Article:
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When John Glenn (here looking through a training device) became the first American to orbit Earth, a yaw thruster caused attitude control problems, so he flew the last leg manually. Half a century later, spaceflight still requires both automation and human skill. (NASA JSC)

The Astronaut Question

How long will humans remain better than robots at exploration?

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(Continued from page 1)

So look at the “Who takes the wheel?” question along three dimensions, as first set out by Scott Murray of NASA’s Johnson Space Center in Houston. They are Authority, Automation, and Autonomy.

Authority. Without the ability to exert control—using thrusters, gyroscopes, or futuristic gadgets—a spacecraft is little more than a hypersonic cannonball. If external influences like gravity, initial velocity, and air friction govern the flight, the other two considerations, automation and autonomy, are irrelevant. Sputnik was a spacecraft devoid of authority; it had no technology to change its trajectory. Mercury capsules gave the pilot the authority to change how it was pointed, as well as the option to trigger the retro-rockets needed for reentry—a good thing, since that part of the automation had problems.

But who, or what, employs the authority? That brings us to the second consideration. Automation: how much control humans exercise from moment to moment, and how much they hand off to machines. During the last minutes of each lunar-landing approach, Apollo astronauts used a good deal of manual control, but if some problem had required the approach be abandoned, they could have pushed a button to trigger a fully automated abort mode, boosting the lunar module back to rendezvous with the command module.

One part of spaceflight that is virtually always automated, and has been even from the earliest days: ascent from Earth to orbit. “When you’re riding a rocket, the thrust is so great, it’s hard to use manual control,” says Mike Burghardt. “Any small little mistake would easily send you off course.” But other aspects of the journey, such as the reentry of a winged craft or a lifting body like Sierra Nevada’s Dream Chaser, offer more choices about who drives. Exploratory missions venturing to the moon and beyond will pose many more choices, depending on the goals.

“[Design] decisions about the degree of human control—whether to automate something or not—are done on a case-by-case basis,” says John Goodman, a rendezvous and navigation engineer with United Space Alliance in Houston. The stereotype is that “engineers want to computerize everything” while “astronauts always want manual controls,” but it’s not always so. After Apollo 8, that crew suggested that the task of slowly rotating the spacecraft during the journey—necessary to prevent overheating on the sunlit side—be automated, so all three crew members could sleep at the same time. And upon his return, Apollo 11 command module pilot Michael Collins advised NASA to automate the tedious job requiring him to sit at the guidance-system keyboard and enter hundreds of digits, all error-free.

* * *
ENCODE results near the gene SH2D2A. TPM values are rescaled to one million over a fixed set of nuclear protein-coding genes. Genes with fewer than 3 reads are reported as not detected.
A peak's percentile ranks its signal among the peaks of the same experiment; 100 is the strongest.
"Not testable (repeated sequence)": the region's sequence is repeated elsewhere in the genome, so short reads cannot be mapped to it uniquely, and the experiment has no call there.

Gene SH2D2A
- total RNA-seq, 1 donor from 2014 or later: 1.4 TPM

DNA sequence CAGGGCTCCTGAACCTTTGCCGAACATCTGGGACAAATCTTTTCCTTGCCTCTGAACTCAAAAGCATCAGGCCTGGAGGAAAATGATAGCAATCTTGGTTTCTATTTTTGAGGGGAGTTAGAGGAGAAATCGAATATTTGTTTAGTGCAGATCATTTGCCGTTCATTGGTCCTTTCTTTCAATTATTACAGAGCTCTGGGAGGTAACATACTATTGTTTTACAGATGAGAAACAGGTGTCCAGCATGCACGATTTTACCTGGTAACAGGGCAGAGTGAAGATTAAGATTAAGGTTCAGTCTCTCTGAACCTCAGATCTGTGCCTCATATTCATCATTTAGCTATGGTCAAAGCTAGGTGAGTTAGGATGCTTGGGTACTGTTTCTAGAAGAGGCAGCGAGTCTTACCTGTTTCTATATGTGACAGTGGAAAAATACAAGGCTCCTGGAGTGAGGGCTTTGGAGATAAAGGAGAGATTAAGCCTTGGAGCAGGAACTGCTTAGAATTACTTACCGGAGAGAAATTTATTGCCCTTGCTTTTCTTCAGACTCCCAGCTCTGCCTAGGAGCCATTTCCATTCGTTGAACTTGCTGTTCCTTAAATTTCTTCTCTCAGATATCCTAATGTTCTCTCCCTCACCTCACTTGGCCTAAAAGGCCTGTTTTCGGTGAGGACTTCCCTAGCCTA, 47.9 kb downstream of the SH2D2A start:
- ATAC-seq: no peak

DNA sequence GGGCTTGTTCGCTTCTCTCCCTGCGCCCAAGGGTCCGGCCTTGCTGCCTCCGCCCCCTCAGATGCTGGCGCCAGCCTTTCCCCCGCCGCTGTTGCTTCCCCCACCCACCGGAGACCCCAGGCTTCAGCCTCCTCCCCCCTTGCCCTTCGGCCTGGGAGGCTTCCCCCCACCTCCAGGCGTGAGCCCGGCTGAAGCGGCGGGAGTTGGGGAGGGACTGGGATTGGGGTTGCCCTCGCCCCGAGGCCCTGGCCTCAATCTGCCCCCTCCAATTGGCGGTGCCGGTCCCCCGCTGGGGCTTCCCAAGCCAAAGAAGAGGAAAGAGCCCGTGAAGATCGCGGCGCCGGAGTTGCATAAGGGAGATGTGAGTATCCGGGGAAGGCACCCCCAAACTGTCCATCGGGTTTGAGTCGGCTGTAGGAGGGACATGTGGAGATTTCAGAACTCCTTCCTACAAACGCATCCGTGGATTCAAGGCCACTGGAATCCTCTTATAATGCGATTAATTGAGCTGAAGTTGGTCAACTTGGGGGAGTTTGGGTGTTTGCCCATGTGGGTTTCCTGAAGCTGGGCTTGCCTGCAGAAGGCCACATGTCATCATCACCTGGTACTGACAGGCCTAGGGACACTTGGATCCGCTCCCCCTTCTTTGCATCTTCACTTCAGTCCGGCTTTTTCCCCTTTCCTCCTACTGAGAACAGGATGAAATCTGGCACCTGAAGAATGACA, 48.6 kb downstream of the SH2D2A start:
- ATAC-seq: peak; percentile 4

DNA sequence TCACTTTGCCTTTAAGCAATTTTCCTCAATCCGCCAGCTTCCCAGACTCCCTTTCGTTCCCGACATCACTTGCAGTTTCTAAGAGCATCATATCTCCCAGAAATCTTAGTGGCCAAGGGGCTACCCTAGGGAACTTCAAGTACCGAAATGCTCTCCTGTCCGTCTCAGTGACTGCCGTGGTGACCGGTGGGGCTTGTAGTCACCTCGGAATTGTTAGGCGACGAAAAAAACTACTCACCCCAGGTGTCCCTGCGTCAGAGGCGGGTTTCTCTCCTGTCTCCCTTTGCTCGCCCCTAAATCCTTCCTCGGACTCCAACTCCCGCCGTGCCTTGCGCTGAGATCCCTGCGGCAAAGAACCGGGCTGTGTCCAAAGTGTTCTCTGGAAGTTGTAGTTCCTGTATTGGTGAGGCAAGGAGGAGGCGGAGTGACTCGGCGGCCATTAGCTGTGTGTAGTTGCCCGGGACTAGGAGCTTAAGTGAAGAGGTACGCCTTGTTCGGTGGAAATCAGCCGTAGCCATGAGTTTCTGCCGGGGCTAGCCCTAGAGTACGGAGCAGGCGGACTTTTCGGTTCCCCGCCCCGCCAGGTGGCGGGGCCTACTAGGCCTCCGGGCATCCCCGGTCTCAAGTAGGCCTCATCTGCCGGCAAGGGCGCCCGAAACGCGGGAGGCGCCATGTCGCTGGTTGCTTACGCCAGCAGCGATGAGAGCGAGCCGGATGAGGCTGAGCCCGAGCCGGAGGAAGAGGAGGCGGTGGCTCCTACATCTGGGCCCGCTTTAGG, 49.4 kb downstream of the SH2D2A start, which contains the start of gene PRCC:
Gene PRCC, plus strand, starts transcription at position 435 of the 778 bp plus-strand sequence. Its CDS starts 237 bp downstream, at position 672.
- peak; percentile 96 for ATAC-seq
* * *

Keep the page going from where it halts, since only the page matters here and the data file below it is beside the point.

The third factor is Autonomy. How much freedom of action does the decision-maker in space have? If a spacecraft is going to a distant destination and is likely to encounter unforeseeable situations that will need a fast response, mission planners will dial up the onboard autonomy.

Planners have been giving communication-related autonomy to deep-space probes for years, so if the radio link to Earth is lost, the probe knows to lock down certain equipment in “safe” mode while firing up special routines to restore the link. Autonomy on any given spacecraft may be adjustable—called “sliding autonomy” in the trade—depending on tasks and events.

Questions of how much autonomy apply equally to manned craft. In 1965, the Gemini 8 capsule, having undocked from the Agena target vehicle, went into an uncommanded spin. Neil Armstrong and David Scott quickly identified the problem as a valve malfunction. Each second saw the rotational speed increase, and the control system couldn’t stop it. Adding to the crisis, the craft was out of radio touch and the astronauts were unable to get advice and telemetry analysis from mission control in Houston.

In true Right Stuff fashion, the crew rose to the emergency. With mere seconds before the spin would have made them black out, the astronauts fired the retro-rockets to stop the spin. According to mission rules, once the reaction control system had been used, an abort was required, so the pair headed back to Earth.

Story Musgrave, veteran of six shuttle missions and the only person to have flown in all five orbiters, dismisses the idea that manned spaceflight should be an independent venture. “A manned spacecraft isn’t autonomous,” he says. “Astronauts receive their orders from mission control. Pilots are part of a system, and the system can save your ass.” That system is not just hardware; it’s also rules, tests, training, and simulator runs. When things go wrong, astronauts benefit from the bigger system on Earth to help with analyzing and fixing the problem. In a manner of speaking, engineers go into space too: shoulder to shoulder with the astronauts, embodied in the machine they built.

About James R. Chiles

James R. Chiles contributes frequently to Air & Space/Smithsonian. His book on the social history of helicopters and “helicoptrians” is The God Machine: From Boomerangs to Black Hawks.

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